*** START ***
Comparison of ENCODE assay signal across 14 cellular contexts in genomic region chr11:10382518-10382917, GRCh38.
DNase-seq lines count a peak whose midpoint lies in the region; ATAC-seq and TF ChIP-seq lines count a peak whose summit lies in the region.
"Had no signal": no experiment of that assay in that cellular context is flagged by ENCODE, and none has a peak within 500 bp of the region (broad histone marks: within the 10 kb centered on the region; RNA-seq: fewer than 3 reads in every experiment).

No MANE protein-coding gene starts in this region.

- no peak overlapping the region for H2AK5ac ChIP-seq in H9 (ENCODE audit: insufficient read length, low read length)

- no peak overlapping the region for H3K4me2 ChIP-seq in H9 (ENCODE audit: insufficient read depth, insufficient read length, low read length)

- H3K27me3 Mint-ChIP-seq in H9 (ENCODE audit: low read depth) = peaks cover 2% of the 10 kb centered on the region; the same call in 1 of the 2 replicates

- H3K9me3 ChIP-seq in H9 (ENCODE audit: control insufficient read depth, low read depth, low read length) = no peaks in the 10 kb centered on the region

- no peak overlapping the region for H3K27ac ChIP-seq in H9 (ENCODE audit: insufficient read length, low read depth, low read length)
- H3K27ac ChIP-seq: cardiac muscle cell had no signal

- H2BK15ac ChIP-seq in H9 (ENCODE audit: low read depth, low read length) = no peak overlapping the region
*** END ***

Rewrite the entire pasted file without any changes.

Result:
Comparison of ENCODE assay signal across 14 cellular contexts in genomic region chr11:10382518-10382917, GRCh38.
DNase-seq lines count a peak whose midpoint lies in the region; ATAC-seq and TF ChIP-seq lines count a peak whose summit lies in the region.
"Had no signal": no experiment of that assay in that cellular context is flagged by ENCODE, and none has a peak within 500 bp of the region (broad histone marks: within the 10 kb centered on the region; RNA-seq: fewer than 3 reads in every experiment).

No MANE protein-coding gene starts in this region.

- no peak overlapping the region for H2AK5ac ChIP-seq in H9 (ENCODE audit: insufficient read length, low read length)

- no peak overlapping the region for H3K4me2 ChIP-seq in H9 (ENCODE audit: insufficient read depth, insufficient read length, low read length)

- H3K27me3 Mint-ChIP-seq in H9 (ENCODE audit: low read depth) = peaks cover 2% of the 10 kb centered on the region; the same call in 1 of the 2 replicates

- H3K9me3 ChIP-seq in H9 (ENCODE audit: control insufficient read depth, low read depth, low read length) = no peaks in the 10 kb centered on the region

- no peak overlapping the region for H3K27ac ChIP-seq in H9 (ENCODE audit: insufficient read length, low read depth, low read length)
- H3K27ac ChIP-seq: cardiac muscle cell had no signal

- H2BK15ac ChIP-seq in H9 (ENCODE audit: low read depth, low read length) = no peak overlapping the region